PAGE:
Author: Chris Starrs


Welton was a real estate attorney at King & Spalding in Atlanta when Billy Payne asked him to shoulder market development and sponsorship duties for the 1996 Olympic Games.

Chris Welton worked a steady stream of 18-hour days at his company's Beijing office this summer, and part of his focus was the 2008 Olympic Games. But Welton, whose name rings a bell because he was a star player on Georgia's 1980 National Championship football team, was also embroiled in negotiations regarding a host of future international competitions.

Welton (BBA '81, JD '85) cut his teeth in international sports marketing at the 1996 Olympics in Atlanta, and the former academic All-American is now CEO of Atlanta-based Helios Partners Inc., an international Olympics branding and sports marketing company that also has an office in London, site of the 2012 Summer Olympics.

Among its many specialties, Helios Partners works to secure sponsors for the Olympics and other global sporting events. The company also advises corporate giants like Coca-Cola, Visa, Delta, General Mills, and Federal Express on how best to benefit from their association with worldwide athletics.

"We had six clients that were domestic sponsors of the Beijing Games, and we represent two clients that are global sponsors," says Welton, whose staff in Beijing numbered 31. "We also represent two sponsors of the London Games — Lloyd's TSB and Deloitte UK."

Helios Partners is already well into its planning for the 2010 Winter Games in Vancouver, the 2012 Summer Games in London, and the 2014 Winter Games in Sochi, Russia; the latter hired Welton's firm to help the city formulate its winning bid.

With the Beijing Games now in his rearview mirror, Welton says Helios Partners is focusing on new visions — one of which would be a radical shake-up in the broadcast area. Helios Partners also represents ESPN, which expects to make a major push to snag the domestic broadcast rights for the 2014 and 2016 Games from NBC, which has aired the Olympics in the U.S. since 1988.

Welton says there's "a fundamental difference of opinion" between NBC and ESPN on how the Games should be presented — particularly when they're held in distant time zones. He contends that NBC's decision to delay the airing of some major Beijing events until prime time cost the network ratings points. ESPN, which already owns Olympic rights in several South American and Asian countries, is prepared to broadcast events in real time, which Welton says will actually boost viewership.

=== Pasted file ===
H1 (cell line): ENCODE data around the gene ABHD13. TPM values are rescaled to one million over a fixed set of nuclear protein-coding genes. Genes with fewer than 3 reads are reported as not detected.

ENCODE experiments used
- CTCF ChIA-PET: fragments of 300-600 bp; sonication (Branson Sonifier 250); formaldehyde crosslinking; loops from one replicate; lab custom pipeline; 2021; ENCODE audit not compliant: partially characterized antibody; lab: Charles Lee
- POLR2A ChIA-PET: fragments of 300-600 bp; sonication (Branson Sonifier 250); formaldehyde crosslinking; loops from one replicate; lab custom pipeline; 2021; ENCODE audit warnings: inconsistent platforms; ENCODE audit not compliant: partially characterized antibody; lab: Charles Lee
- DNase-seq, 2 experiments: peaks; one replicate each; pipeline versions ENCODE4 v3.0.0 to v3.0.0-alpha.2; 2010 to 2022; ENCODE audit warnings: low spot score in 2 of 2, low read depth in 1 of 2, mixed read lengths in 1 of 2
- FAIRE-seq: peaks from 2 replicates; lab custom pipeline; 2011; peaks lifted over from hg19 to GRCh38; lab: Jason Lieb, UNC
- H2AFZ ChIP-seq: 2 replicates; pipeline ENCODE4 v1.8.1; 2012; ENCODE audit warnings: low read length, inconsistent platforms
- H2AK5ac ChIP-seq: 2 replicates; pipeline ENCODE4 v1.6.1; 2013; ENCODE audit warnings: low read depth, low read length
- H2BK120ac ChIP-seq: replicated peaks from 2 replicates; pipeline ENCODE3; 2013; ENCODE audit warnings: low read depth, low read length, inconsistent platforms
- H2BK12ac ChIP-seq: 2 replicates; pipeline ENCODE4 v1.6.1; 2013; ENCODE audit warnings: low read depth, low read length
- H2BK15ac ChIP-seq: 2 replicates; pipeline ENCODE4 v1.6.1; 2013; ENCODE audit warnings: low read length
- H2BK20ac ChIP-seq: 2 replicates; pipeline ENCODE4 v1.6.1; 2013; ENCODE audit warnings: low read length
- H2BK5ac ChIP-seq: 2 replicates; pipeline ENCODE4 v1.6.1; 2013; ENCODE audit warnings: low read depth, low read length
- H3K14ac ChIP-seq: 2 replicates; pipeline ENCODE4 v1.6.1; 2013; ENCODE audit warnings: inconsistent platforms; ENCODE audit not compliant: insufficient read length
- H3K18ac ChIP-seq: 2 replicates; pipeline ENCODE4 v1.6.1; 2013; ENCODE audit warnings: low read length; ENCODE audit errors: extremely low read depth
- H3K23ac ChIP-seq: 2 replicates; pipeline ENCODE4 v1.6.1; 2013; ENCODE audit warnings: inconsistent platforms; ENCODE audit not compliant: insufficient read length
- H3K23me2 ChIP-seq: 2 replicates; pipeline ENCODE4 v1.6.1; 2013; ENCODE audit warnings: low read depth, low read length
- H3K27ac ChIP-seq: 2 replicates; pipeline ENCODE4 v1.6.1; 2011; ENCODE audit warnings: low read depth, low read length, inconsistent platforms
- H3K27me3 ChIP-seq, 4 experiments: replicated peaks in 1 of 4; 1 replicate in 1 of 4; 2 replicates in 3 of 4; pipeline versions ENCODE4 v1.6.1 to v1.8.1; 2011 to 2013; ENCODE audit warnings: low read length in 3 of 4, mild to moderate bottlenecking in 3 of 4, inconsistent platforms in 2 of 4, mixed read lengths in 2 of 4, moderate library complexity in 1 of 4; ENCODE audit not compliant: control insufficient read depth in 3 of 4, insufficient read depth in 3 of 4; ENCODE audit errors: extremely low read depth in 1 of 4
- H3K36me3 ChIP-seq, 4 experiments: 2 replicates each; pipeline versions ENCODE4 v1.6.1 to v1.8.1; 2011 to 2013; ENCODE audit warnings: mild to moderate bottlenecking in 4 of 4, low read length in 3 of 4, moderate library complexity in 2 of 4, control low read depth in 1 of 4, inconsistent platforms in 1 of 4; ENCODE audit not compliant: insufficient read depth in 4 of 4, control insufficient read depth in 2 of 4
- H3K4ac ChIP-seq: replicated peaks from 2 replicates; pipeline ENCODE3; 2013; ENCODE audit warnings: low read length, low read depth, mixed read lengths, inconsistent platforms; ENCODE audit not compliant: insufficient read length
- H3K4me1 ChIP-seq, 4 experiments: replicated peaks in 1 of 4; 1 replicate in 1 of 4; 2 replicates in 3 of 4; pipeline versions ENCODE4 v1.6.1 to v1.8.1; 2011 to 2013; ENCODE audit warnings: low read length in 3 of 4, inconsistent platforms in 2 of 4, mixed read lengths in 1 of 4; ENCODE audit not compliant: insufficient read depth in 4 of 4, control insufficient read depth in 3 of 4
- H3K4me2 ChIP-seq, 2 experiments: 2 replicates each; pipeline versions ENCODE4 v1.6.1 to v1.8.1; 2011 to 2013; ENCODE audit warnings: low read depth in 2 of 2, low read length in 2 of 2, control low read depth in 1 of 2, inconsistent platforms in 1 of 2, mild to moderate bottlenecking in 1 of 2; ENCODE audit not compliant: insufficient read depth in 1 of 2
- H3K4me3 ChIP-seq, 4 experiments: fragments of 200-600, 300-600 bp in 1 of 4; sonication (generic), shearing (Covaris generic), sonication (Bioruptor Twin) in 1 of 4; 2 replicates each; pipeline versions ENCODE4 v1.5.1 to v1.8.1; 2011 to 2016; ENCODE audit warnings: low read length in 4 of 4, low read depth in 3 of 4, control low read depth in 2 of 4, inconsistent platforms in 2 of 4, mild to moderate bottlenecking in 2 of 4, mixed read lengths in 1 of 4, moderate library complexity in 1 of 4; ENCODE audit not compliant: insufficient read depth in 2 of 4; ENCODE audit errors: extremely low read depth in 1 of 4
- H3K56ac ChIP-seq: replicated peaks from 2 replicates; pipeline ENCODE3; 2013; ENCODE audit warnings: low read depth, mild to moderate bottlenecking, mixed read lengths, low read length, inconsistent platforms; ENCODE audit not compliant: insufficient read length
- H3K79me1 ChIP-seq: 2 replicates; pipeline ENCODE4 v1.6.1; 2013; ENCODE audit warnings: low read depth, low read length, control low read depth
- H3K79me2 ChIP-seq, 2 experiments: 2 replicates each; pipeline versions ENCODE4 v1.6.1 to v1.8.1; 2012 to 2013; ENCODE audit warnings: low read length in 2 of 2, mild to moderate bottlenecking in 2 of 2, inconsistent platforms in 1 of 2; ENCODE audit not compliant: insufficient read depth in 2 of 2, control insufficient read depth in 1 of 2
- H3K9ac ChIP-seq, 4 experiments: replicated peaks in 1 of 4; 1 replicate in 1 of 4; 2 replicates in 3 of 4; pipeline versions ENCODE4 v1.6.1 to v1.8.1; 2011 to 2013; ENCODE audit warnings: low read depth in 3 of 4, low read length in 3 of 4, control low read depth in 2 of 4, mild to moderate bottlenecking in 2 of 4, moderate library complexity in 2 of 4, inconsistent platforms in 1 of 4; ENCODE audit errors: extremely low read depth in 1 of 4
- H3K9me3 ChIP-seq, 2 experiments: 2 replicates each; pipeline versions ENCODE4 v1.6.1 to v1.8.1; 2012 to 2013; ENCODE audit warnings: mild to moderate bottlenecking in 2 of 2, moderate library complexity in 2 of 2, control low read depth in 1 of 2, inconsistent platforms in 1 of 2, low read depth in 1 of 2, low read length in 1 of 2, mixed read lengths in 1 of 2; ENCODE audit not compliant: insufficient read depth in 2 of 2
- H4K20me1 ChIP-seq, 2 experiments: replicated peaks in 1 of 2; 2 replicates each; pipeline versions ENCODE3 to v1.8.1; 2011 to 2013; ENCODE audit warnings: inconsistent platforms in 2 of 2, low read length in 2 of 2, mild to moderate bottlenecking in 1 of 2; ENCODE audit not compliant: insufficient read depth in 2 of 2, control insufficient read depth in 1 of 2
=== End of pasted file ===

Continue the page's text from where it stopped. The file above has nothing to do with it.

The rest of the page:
"NBC is trying to force Americans to watch the Olympics in prime time," says Welton, who points out that broadcasts from Beijing were watched heavily by the 50-and-over set but much less so by the 34-and-under demographic. "So, for example, you never got to see live telecasts of Jamaica's triple gold medalist Usain Bolt setting any of his world records in track. You had to be told by NBC when you'd be able to watch it. Consumers are not going to respond favorably to that in the future."

"ESPN happens to think — and we believe this as well — that you actually get greater viewership if you allow people to watch events when they occur. Word of mouth is powerful, particularly these days when word of mouth is an electronic phenomenon because of websites, blogs, and downloads to Blackberries. If you run a live telecast of Bolt shattering the world record in the 100-meter dash, you'll get a lot of those same viewers back if you re-run it in prime time."

With the company's Olympic business booming, Welton is interested in diversifying into other athletic markets.

"We're about 65-70 percent Olympics in terms of revenue, and we'd like to get that down to about 50 percent," says Welton. "We want to expand our relationship with ESPN. They already own World Cup rights in 2010 in the U.S. and they want our help in creating sponsorship packages around television rights, so we're working with them on the Olympics and the World Cup. We also work with them on college football."

After getting his law degree from UGA, Welton spent six years with King & Spalding in Atlanta. In 1991, at Billy Payne's invitation, he joined the Atlanta Committee for the Olympic Games as vice president of market development. In 1996, he established Meridian Management, which was responsible for the IOC's sponsorship program. He joined Helios Partners in 2005.

"I didn't know what Chris would do, but I did feel when he was playing here that he'd have a chance to do something really exceptional," says his former coach, Vince Dooley. "He's got a great knack for business, and he is a good people person."

But he's not a planner.

"I literally have not planned one aspect of my business career," says Welton. "I know that's not what professors and counselors want to hear, but my theory has always been to be well-rounded and well-prepared for whatever circumstances may present themselves."

"There are a lot of things I took away from my Terry College experience that helped me get into and be successful in the business world, but I can honestly say there's no way I could have foreseen what I'm doing right now. I didn't even know this business existed."

Welton's advice to current Terry students?

"Do the best you can so you can make your own choices...not somebody else's."